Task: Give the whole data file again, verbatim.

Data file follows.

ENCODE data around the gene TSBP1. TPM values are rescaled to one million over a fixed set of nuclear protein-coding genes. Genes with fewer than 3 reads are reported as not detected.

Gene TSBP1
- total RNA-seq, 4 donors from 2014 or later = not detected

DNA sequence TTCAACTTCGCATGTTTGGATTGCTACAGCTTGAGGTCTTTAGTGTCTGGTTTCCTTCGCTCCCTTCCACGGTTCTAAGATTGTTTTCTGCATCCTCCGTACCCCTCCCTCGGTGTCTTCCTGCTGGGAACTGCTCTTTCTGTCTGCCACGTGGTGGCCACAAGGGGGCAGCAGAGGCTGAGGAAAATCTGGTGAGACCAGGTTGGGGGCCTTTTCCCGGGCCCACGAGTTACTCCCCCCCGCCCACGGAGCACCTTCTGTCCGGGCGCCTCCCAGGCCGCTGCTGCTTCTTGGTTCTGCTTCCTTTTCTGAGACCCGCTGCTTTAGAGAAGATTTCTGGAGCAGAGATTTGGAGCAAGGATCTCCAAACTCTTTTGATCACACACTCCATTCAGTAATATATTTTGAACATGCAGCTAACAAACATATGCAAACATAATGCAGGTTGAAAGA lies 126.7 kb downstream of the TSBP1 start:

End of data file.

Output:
ENCODE data around the gene TSBP1. TPM values are rescaled to one million over a fixed set of nuclear protein-coding genes. Genes with fewer than 3 reads are reported as not detected.

Gene TSBP1
- total RNA-seq, 4 donors from 2014 or later = not detected

DNA sequence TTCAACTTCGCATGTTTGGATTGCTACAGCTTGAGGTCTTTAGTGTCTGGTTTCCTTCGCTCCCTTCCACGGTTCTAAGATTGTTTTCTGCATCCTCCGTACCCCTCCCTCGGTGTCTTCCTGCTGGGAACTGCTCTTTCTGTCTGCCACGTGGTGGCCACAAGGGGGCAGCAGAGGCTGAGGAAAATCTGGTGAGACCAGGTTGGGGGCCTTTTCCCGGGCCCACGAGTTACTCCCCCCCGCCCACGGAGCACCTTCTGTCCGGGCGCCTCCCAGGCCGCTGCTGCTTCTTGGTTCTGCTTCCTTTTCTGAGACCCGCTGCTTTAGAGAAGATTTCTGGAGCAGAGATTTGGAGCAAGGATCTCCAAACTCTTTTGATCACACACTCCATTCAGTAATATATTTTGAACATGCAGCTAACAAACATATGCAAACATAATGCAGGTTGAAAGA lies 126.7 kb downstream of the TSBP1 start: